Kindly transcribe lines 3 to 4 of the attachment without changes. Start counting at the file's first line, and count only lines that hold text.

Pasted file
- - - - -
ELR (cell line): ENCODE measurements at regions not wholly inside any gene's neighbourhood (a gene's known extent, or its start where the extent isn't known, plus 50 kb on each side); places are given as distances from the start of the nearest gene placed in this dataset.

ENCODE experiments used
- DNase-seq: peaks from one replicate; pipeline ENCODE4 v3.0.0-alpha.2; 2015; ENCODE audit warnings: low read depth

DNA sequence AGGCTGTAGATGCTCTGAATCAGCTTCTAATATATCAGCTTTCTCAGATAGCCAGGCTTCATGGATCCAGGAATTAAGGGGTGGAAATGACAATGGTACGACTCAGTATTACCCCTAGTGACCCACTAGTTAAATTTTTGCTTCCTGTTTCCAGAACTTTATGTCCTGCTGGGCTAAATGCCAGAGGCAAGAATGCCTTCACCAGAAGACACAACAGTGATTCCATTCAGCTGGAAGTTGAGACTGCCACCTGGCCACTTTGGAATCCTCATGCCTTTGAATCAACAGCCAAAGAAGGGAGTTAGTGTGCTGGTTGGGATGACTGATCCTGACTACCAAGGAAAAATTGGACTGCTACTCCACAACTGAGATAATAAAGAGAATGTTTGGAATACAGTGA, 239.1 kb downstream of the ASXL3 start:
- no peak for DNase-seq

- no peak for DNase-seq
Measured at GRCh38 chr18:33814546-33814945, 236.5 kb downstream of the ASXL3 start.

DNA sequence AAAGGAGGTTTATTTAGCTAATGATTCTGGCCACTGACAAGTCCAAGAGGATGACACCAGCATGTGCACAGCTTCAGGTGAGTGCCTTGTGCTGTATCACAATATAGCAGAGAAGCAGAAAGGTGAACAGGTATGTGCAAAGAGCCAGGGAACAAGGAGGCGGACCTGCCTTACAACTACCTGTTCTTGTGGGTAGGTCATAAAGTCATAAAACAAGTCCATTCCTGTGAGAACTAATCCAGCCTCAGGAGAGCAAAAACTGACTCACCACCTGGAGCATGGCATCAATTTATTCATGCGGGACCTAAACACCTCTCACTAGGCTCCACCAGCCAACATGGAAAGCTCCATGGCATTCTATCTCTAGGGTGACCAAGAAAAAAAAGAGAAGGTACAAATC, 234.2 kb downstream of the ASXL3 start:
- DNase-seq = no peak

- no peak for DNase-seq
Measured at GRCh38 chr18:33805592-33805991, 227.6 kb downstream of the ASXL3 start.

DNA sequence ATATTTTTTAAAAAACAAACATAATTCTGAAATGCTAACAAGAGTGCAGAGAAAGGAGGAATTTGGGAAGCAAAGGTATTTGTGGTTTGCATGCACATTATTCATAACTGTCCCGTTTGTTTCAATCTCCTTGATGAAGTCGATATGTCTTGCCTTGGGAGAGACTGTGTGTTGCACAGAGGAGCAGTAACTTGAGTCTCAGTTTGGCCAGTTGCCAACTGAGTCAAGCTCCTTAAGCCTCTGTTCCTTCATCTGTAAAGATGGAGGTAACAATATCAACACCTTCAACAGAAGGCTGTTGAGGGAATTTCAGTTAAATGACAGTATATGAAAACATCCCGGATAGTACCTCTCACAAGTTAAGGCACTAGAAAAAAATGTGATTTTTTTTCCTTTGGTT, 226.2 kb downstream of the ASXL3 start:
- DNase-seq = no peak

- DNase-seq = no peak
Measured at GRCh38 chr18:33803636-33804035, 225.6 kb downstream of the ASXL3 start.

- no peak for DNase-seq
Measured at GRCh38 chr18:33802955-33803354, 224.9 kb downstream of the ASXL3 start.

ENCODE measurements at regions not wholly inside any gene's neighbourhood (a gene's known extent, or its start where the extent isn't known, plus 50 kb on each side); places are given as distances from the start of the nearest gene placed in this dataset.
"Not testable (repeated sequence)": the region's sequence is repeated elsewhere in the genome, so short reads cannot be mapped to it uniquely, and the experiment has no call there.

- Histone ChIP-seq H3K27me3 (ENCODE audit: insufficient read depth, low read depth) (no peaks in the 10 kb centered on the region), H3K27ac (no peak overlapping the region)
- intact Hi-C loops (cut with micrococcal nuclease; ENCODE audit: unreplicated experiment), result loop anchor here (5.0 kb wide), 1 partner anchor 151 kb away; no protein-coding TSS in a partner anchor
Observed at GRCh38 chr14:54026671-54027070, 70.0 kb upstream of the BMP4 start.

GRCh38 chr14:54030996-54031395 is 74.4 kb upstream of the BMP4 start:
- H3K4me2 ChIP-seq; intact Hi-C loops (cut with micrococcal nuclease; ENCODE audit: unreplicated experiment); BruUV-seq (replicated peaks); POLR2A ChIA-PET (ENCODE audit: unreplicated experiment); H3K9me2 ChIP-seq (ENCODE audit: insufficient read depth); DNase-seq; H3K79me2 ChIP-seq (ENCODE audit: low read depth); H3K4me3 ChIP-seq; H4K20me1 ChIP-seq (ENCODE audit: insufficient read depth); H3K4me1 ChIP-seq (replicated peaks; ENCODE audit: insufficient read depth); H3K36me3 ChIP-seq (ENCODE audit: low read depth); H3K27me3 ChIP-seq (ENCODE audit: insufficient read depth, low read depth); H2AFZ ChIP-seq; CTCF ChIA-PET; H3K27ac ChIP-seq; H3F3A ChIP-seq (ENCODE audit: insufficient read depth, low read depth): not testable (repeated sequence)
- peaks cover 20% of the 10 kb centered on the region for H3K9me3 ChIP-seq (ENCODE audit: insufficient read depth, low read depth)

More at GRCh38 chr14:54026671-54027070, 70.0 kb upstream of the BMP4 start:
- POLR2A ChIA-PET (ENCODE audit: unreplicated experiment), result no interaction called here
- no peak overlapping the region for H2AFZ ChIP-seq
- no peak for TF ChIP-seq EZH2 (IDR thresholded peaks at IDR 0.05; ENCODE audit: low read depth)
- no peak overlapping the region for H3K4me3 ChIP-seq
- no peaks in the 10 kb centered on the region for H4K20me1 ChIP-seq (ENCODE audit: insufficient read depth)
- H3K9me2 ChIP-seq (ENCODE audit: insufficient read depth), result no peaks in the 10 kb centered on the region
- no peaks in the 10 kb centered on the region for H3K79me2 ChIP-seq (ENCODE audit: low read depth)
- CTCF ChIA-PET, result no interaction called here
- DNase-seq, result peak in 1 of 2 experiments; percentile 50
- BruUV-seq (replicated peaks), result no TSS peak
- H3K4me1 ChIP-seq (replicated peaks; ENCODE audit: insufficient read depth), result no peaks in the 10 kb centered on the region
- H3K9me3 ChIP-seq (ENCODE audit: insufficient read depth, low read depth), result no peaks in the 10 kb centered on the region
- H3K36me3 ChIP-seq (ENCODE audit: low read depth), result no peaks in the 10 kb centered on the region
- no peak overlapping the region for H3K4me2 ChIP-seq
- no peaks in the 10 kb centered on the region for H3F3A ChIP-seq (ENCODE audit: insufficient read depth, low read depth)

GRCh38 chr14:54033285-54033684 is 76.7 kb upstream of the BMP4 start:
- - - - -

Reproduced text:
- DNase-seq: peaks from one replicate; pipeline ENCODE4 v3.0.0-alpha.2; 2015; ENCODE audit warnings: low read depth

DNA sequence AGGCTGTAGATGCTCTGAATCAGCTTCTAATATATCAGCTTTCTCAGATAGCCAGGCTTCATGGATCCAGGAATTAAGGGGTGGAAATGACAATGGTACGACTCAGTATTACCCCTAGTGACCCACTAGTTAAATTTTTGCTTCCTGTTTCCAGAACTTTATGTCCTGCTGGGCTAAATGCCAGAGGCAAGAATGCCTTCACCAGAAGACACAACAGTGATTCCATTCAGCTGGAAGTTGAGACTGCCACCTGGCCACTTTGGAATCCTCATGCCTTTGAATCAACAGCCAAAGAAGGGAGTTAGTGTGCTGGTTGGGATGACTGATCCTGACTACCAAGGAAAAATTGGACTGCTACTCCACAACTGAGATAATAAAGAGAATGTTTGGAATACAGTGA, 239.1 kb downstream of the ASXL3 start: